The road from there to 300 calls for rapid, concentric expansion that leverages CoreLife’s growing name recognition. It’s something the concept invested heavy in from the outset, with market and real estate research and infrastructure, including personnel and online tools and materials.
As for the product itself, CoreLife has evolved in preparation for a broad push. It’s gone from a very niche, grain-bowl, kale salad, kind of brand, to one that spreads out with accessibility and familiarity in mind.
An upcoming choose-two program. More sides geared toward dinner. A heavy focus on clean proteins, prepared in-store on a live grill. “We’ve seen an evolution in how people eat healthy,” Davis says. “I think a few years ago it was very pointed in one specific direction for a lot of folks. But what we’re seeing now is a much broader sense of what works for every person. There are a lot of different ways to get there.”
CoreLife just rolled out catering a few months ago. It’s considering an $8.45 choose two price point for any small bowl option, and balancing make-your-own items with curated ones, especially on the bone broth side, to help people get introduced to its menu.
Because of the suburban focus, CoreLife does about 55 percent of its business for lunch and 45 percent dinner. For comparison, more than 75 percent of Panera’s sales take place post-11 a.m., but dinner only accounts for roughly a quarter to a third.
“Our big mission right now is looking at how do we make this concept more accessible to more people,” Davis says. “We think it’s sort of like being the Planet Fitness of the health concepts. We don’t want to be the highest end or fanciest one. We want to be the one that everyone can go to. That works for them. Makes a difference.”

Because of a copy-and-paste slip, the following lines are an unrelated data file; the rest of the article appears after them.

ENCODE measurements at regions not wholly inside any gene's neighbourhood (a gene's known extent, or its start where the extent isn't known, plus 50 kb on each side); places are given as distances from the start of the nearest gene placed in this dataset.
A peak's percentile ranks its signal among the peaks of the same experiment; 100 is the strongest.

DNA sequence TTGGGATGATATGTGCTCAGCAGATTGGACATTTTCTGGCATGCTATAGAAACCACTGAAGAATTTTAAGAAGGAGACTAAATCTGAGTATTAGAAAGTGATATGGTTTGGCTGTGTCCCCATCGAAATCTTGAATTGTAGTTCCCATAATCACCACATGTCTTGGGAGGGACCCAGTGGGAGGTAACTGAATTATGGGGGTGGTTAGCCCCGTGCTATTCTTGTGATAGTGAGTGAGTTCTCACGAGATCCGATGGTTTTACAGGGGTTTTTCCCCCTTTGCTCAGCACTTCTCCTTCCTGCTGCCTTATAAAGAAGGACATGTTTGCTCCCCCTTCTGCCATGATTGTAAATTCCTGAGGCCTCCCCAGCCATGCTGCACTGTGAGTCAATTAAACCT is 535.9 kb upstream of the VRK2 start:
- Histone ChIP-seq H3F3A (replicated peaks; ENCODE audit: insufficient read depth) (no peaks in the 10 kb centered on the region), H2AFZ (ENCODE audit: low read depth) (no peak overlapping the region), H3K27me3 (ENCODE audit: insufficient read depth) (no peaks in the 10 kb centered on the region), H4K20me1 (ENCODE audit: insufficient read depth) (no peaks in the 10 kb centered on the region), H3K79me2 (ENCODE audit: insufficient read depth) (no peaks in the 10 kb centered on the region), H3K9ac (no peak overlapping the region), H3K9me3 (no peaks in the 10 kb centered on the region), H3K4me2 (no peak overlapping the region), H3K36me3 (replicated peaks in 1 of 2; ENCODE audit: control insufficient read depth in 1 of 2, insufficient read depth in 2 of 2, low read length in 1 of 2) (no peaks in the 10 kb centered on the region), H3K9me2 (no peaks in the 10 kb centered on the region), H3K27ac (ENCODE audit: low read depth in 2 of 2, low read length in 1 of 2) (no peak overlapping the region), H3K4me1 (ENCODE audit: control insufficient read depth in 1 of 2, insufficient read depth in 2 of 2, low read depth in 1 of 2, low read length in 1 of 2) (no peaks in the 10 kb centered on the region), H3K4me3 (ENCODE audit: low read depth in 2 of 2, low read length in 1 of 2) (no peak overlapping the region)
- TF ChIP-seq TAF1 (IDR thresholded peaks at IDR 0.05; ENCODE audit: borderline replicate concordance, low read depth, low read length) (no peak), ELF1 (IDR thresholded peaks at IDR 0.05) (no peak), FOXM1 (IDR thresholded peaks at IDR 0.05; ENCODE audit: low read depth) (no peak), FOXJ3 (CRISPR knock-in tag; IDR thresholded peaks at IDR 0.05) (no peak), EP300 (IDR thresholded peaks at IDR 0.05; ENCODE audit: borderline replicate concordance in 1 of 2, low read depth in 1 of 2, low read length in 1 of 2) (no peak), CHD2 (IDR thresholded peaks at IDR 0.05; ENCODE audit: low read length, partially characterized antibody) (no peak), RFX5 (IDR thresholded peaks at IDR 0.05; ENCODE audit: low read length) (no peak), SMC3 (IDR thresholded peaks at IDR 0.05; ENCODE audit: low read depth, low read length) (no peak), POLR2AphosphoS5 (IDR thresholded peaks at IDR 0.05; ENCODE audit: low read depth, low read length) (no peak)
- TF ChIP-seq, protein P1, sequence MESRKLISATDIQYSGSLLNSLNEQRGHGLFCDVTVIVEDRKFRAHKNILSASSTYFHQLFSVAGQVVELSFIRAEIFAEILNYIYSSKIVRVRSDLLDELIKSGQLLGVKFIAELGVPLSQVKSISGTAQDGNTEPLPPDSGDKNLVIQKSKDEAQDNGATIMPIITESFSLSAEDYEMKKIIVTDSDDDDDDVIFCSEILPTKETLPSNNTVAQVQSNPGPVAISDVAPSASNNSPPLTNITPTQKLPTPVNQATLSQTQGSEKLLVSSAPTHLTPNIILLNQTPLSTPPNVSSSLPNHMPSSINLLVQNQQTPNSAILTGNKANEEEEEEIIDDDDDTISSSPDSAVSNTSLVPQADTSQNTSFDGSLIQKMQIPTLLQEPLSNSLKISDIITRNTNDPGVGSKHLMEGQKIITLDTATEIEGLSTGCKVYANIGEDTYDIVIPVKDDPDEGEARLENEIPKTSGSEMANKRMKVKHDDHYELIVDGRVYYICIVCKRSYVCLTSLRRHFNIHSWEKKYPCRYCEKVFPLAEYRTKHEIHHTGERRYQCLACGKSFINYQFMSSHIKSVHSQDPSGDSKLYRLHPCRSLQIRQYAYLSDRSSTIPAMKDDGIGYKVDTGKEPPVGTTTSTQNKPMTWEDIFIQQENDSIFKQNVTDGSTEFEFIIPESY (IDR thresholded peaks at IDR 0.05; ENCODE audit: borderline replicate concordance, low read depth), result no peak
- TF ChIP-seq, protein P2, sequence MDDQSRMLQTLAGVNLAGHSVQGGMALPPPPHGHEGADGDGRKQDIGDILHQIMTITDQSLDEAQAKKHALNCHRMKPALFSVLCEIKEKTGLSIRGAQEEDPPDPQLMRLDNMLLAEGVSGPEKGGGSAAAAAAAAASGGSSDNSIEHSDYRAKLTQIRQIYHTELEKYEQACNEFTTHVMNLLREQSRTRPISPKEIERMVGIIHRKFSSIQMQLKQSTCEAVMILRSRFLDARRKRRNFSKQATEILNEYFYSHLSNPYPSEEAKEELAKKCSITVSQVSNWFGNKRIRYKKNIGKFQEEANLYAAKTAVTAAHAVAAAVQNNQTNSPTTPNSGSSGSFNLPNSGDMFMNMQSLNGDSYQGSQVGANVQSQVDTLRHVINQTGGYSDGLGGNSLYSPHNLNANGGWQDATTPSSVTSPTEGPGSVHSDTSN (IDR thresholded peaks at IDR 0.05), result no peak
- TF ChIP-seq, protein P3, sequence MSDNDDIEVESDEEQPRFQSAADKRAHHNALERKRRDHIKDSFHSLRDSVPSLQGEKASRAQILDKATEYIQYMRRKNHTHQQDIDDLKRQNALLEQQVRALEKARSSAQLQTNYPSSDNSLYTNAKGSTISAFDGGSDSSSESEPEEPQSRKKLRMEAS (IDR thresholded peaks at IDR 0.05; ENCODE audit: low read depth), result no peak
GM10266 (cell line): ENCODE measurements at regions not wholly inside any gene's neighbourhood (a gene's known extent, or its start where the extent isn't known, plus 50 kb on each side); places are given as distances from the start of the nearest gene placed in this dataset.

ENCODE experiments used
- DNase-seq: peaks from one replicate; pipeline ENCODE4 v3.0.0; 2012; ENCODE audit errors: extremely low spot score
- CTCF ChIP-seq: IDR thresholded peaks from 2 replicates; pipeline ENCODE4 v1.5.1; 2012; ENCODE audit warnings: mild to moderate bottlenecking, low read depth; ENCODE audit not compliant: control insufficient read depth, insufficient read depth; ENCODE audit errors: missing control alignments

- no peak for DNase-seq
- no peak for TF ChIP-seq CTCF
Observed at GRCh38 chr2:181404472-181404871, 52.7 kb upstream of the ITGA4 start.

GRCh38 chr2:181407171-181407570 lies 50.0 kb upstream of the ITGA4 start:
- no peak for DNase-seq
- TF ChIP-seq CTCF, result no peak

Part of that is the price. Average check at dinner is $12. Davis says CoreLife has been able to live in the $5.95–$12.95 range because it’s avoided opening in major markets. It’s also making everything in-house and buying source ingredients. There are no freezers or microwaves. All foods are free of trans fats, artificial colors, sweeteners, other artificial additives and GMOs. The chicken and steak used are sustainably raised and never given antibiotics or hormones, and the bone broth is slow-simmered all day.
The small-market approach has paid off in other ways, too. CoreLife’s local-store marketing doesn’t require any hard-selling. The brand goes right to what Davis calls “the influencers of health and wellness” in its communities. Leaders meet with gym owners, yoga studio heads, medical professionals. And these people are more than willing to relate to the brand’s values, especially considering there isn’t much to compare with.
“We just help them understand what our menu is, what our philosophy is, where we come from,” Davis says. “And that ultimately we want them to be our best customers.”
Close to opening, CoreLife hosts VIP events and brings influencers in. It opens Facebook up and tries to create a following of 6,000 or so followers before the doors open. And again, CoreLife becomes a destination restaurant when it drops into these markets.
“For us, it’s not just about being another restaurant brand,” Davis said. “We really want to help people figure this [eating healthy] thing out. We found ourselves that eating food and having a slightly healthy lifestyle really can make a huge difference without a whole lot of effort. The food does the work.”